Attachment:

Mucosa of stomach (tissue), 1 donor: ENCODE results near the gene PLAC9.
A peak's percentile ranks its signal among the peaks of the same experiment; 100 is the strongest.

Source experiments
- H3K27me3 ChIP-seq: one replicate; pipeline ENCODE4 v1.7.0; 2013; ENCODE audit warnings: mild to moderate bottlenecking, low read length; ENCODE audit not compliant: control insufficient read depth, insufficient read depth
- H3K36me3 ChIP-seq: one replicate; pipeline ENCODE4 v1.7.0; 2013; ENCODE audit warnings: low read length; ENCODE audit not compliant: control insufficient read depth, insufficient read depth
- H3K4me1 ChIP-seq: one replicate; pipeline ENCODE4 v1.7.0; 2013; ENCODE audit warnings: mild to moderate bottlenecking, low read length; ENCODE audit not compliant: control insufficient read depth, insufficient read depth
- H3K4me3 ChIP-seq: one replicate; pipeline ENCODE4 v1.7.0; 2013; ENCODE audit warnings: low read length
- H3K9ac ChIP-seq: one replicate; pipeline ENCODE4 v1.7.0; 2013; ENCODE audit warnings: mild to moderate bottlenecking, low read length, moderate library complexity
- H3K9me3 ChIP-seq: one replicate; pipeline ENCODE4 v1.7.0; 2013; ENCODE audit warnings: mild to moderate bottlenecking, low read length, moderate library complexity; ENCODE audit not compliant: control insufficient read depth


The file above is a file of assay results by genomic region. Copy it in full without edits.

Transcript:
Mucosa of stomach (tissue), 1 donor: ENCODE results near the gene PLAC9.
A peak's percentile ranks its signal among the peaks of the same experiment; 100 is the strongest.

Source experiments
- H3K27me3 ChIP-seq: one replicate; pipeline ENCODE4 v1.7.0; 2013; ENCODE audit warnings: mild to moderate bottlenecking, low read length; ENCODE audit not compliant: control insufficient read depth, insufficient read depth
- H3K36me3 ChIP-seq: one replicate; pipeline ENCODE4 v1.7.0; 2013; ENCODE audit warnings: low read length; ENCODE audit not compliant: control insufficient read depth, insufficient read depth
- H3K4me1 ChIP-seq: one replicate; pipeline ENCODE4 v1.7.0; 2013; ENCODE audit warnings: mild to moderate bottlenecking, low read length; ENCODE audit not compliant: control insufficient read depth, insufficient read depth
- H3K4me3 ChIP-seq: one replicate; pipeline ENCODE4 v1.7.0; 2013; ENCODE audit warnings: low read length
- H3K9ac ChIP-seq: one replicate; pipeline ENCODE4 v1.7.0; 2013; ENCODE audit warnings: mild to moderate bottlenecking, low read length, moderate library complexity
- H3K9me3 ChIP-seq: one replicate; pipeline ENCODE4 v1.7.0; 2013; ENCODE audit warnings: mild to moderate bottlenecking, low read length, moderate library complexity; ENCODE audit not compliant: control insufficient read depth